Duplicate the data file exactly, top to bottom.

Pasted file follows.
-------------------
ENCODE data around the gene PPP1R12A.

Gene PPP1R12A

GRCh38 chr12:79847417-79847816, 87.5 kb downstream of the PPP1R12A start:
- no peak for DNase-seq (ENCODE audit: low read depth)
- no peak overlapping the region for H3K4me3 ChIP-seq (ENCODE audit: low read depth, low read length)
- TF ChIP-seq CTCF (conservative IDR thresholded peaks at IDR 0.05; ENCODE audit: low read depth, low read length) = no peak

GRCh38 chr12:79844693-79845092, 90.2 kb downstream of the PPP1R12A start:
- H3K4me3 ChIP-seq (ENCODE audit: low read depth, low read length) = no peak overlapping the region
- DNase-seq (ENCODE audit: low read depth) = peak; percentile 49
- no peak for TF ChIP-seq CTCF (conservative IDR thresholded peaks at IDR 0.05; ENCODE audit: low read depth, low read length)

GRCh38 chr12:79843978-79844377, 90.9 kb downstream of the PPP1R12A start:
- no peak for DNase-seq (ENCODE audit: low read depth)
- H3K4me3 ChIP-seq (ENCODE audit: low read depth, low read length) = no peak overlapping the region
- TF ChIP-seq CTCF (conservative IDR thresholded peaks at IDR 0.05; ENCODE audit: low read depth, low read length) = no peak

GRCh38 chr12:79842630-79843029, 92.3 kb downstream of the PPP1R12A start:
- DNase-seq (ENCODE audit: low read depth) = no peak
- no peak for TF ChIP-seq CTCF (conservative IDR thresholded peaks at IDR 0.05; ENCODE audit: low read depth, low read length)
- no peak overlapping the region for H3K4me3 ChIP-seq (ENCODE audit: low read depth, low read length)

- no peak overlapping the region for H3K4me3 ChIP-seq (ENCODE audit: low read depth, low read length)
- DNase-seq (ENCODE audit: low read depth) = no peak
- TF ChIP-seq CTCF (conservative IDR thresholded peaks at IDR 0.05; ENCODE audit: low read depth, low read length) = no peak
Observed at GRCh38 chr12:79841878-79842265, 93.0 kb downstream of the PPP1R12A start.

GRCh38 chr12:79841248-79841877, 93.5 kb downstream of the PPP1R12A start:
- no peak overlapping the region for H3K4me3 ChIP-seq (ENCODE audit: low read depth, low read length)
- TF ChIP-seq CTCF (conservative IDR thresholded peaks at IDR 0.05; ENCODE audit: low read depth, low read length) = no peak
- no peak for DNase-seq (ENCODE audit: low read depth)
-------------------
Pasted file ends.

ENCODE data around the gene PPP1R12A.

Gene PPP1R12A

GRCh38 chr12:79847417-79847816, 87.5 kb downstream of the PPP1R12A start:
- no peak for DNase-seq (ENCODE audit: low read depth)
- no peak overlapping the region for H3K4me3 ChIP-seq (ENCODE audit: low read depth, low read length)
- TF ChIP-seq CTCF (conservative IDR thresholded peaks at IDR 0.05; ENCODE audit: low read depth, low read length) = no peak

GRCh38 chr12:79844693-79845092, 90.2 kb downstream of the PPP1R12A start:
- H3K4me3 ChIP-seq (ENCODE audit: low read depth, low read length) = no peak overlapping the region
- DNase-seq (ENCODE audit: low read depth) = peak; percentile 49
- no peak for TF ChIP-seq CTCF (conservative IDR thresholded peaks at IDR 0.05; ENCODE audit: low read depth, low read length)

GRCh38 chr12:79843978-79844377, 90.9 kb downstream of the PPP1R12A start:
- no peak for DNase-seq (ENCODE audit: low read depth)
- H3K4me3 ChIP-seq (ENCODE audit: low read depth, low read length) = no peak overlapping the region
- TF ChIP-seq CTCF (conservative IDR thresholded peaks at IDR 0.05; ENCODE audit: low read depth, low read length) = no peak

GRCh38 chr12:79842630-79843029, 92.3 kb downstream of the PPP1R12A start:
- DNase-seq (ENCODE audit: low read depth) = no peak
- no peak for TF ChIP-seq CTCF (conservative IDR thresholded peaks at IDR 0.05; ENCODE audit: low read depth, low read length)
- no peak overlapping the region for H3K4me3 ChIP-seq (ENCODE audit: low read depth, low read length)

- no peak overlapping the region for H3K4me3 ChIP-seq (ENCODE audit: low read depth, low read length)
- DNase-seq (ENCODE audit: low read depth) = no peak
- TF ChIP-seq CTCF (conservative IDR thresholded peaks at IDR 0.05; ENCODE audit: low read depth, low read length) = no peak
Observed at GRCh38 chr12:79841878-79842265, 93.0 kb downstream of the PPP1R12A start.

GRCh38 chr12:79841248-79841877, 93.5 kb downstream of the PPP1R12A start:
- no peak overlapping the region for H3K4me3 ChIP-seq (ENCODE audit: low read depth, low read length)
- TF ChIP-seq CTCF (conservative IDR thresholded peaks at IDR 0.05; ENCODE audit: low read depth, low read length) = no peak
- no peak for DNase-seq (ENCODE audit: low read depth)